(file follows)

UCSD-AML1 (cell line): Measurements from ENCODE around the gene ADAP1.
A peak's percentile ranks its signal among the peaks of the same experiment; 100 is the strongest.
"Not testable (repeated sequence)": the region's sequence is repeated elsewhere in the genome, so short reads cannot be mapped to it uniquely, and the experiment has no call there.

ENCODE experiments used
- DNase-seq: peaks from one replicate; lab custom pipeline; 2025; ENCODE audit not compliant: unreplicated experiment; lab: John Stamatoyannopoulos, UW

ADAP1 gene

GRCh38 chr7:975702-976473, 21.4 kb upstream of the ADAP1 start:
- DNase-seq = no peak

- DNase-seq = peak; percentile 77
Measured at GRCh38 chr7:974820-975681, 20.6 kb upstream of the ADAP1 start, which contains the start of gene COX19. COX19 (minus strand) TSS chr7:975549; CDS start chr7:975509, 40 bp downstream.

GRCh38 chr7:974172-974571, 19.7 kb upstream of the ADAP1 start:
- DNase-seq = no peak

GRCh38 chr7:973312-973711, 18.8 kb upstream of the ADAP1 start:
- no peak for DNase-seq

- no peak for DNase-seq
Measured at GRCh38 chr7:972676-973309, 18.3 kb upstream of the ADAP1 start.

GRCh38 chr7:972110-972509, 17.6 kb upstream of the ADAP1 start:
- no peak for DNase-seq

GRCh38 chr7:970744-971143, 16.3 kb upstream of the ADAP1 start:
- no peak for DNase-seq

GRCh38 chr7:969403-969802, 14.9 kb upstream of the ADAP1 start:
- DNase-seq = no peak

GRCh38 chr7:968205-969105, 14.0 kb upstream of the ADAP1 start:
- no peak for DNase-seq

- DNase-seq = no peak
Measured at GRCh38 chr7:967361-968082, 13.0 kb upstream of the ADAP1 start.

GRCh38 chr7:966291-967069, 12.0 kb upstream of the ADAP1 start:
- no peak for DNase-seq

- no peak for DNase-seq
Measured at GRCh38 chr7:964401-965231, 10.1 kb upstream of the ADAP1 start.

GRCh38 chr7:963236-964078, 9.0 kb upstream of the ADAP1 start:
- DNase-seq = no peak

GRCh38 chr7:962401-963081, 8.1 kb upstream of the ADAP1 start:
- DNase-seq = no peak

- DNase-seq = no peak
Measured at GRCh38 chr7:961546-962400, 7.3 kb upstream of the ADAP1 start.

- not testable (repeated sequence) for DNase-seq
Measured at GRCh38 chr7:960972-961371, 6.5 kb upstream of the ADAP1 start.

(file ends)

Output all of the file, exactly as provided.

UCSD-AML1 (cell line): Measurements from ENCODE around the gene ADAP1.
A peak's percentile ranks its signal among the peaks of the same experiment; 100 is the strongest.
"Not testable (repeated sequence)": the region's sequence is repeated elsewhere in the genome, so short reads cannot be mapped to it uniquely, and the experiment has no call there.

ENCODE experiments used
- DNase-seq: peaks from one replicate; lab custom pipeline; 2025; ENCODE audit not compliant: unreplicated experiment; lab: John Stamatoyannopoulos, UW

ADAP1 gene

GRCh38 chr7:975702-976473, 21.4 kb upstream of the ADAP1 start:
- DNase-seq = no peak

- DNase-seq = peak; percentile 77
Measured at GRCh38 chr7:974820-975681, 20.6 kb upstream of the ADAP1 start, which contains the start of gene COX19. COX19 (minus strand) TSS chr7:975549; CDS start chr7:975509, 40 bp downstream.

GRCh38 chr7:974172-974571, 19.7 kb upstream of the ADAP1 start:
- DNase-seq = no peak

GRCh38 chr7:973312-973711, 18.8 kb upstream of the ADAP1 start:
- no peak for DNase-seq

- no peak for DNase-seq
Measured at GRCh38 chr7:972676-973309, 18.3 kb upstream of the ADAP1 start.

GRCh38 chr7:972110-972509, 17.6 kb upstream of the ADAP1 start:
- no peak for DNase-seq

GRCh38 chr7:970744-971143, 16.3 kb upstream of the ADAP1 start:
- no peak for DNase-seq

GRCh38 chr7:969403-969802, 14.9 kb upstream of the ADAP1 start:
- DNase-seq = no peak

GRCh38 chr7:968205-969105, 14.0 kb upstream of the ADAP1 start:
- no peak for DNase-seq

- DNase-seq = no peak
Measured at GRCh38 chr7:967361-968082, 13.0 kb upstream of the ADAP1 start.

GRCh38 chr7:966291-967069, 12.0 kb upstream of the ADAP1 start:
- no peak for DNase-seq

- no peak for DNase-seq
Measured at GRCh38 chr7:964401-965231, 10.1 kb upstream of the ADAP1 start.

GRCh38 chr7:963236-964078, 9.0 kb upstream of the ADAP1 start:
- DNase-seq = no peak

GRCh38 chr7:962401-963081, 8.1 kb upstream of the ADAP1 start:
- DNase-seq = no peak

- DNase-seq = no peak
Measured at GRCh38 chr7:961546-962400, 7.3 kb upstream of the ADAP1 start.

- not testable (repeated sequence) for DNase-seq
Measured at GRCh38 chr7:960972-961371, 6.5 kb upstream of the ADAP1 start.